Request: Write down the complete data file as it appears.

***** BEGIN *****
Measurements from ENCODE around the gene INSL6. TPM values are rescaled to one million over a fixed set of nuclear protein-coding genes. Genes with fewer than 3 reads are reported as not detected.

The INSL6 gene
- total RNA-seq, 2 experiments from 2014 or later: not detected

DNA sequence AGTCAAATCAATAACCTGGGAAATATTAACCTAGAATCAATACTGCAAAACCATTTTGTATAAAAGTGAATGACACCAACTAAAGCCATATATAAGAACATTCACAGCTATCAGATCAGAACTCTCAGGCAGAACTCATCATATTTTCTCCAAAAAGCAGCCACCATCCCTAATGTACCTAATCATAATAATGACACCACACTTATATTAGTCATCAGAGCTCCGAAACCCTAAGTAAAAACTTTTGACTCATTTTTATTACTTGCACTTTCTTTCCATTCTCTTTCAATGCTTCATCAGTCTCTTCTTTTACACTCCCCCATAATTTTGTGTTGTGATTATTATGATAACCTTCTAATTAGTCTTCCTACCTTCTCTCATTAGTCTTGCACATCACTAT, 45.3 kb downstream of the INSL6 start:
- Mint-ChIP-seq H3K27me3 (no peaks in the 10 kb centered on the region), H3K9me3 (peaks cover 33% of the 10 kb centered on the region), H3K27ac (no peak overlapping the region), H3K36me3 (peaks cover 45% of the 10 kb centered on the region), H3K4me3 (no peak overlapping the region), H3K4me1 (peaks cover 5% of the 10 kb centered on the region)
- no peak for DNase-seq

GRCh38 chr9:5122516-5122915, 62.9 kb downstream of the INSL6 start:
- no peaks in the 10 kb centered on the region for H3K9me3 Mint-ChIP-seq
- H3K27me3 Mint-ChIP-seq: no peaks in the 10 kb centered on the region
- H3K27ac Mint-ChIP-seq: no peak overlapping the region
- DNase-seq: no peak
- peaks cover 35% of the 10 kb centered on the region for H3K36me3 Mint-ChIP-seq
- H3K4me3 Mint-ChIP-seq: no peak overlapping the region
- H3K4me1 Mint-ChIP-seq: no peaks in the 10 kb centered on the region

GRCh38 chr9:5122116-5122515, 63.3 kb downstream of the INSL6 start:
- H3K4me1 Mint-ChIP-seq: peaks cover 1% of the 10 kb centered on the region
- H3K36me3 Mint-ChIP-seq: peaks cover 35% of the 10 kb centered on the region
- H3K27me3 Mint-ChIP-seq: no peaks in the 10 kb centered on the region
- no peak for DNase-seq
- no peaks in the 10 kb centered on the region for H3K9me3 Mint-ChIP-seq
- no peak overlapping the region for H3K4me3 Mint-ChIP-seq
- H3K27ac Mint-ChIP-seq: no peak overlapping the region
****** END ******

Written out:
Measurements from ENCODE around the gene INSL6. TPM values are rescaled to one million over a fixed set of nuclear protein-coding genes. Genes with fewer than 3 reads are reported as not detected.

The INSL6 gene
- total RNA-seq, 2 experiments from 2014 or later: not detected

DNA sequence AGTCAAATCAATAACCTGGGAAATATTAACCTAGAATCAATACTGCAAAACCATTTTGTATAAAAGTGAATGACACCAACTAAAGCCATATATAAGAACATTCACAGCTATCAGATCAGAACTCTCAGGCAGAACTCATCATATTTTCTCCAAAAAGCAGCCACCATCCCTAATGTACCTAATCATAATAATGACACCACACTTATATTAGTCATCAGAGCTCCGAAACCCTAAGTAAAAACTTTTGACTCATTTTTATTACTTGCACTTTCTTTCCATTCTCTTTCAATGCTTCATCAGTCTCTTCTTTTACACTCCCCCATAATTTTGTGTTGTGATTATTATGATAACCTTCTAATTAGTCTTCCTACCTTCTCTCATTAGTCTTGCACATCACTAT, 45.3 kb downstream of the INSL6 start:
- Mint-ChIP-seq H3K27me3 (no peaks in the 10 kb centered on the region), H3K9me3 (peaks cover 33% of the 10 kb centered on the region), H3K27ac (no peak overlapping the region), H3K36me3 (peaks cover 45% of the 10 kb centered on the region), H3K4me3 (no peak overlapping the region), H3K4me1 (peaks cover 5% of the 10 kb centered on the region)
- no peak for DNase-seq

GRCh38 chr9:5122516-5122915, 62.9 kb downstream of the INSL6 start:
- no peaks in the 10 kb centered on the region for H3K9me3 Mint-ChIP-seq
- H3K27me3 Mint-ChIP-seq: no peaks in the 10 kb centered on the region
- H3K27ac Mint-ChIP-seq: no peak overlapping the region
- DNase-seq: no peak
- peaks cover 35% of the 10 kb centered on the region for H3K36me3 Mint-ChIP-seq
- H3K4me3 Mint-ChIP-seq: no peak overlapping the region
- H3K4me1 Mint-ChIP-seq: no peaks in the 10 kb centered on the region

GRCh38 chr9:5122116-5122515, 63.3 kb downstream of the INSL6 start:
- H3K4me1 Mint-ChIP-seq: peaks cover 1% of the 10 kb centered on the region
- H3K36me3 Mint-ChIP-seq: peaks cover 35% of the 10 kb centered on the region
- H3K27me3 Mint-ChIP-seq: no peaks in the 10 kb centered on the region
- no peak for DNase-seq
- no peaks in the 10 kb centered on the region for H3K9me3 Mint-ChIP-seq
- no peak overlapping the region for H3K4me3 Mint-ChIP-seq
- H3K27ac Mint-ChIP-seq: no peak overlapping the region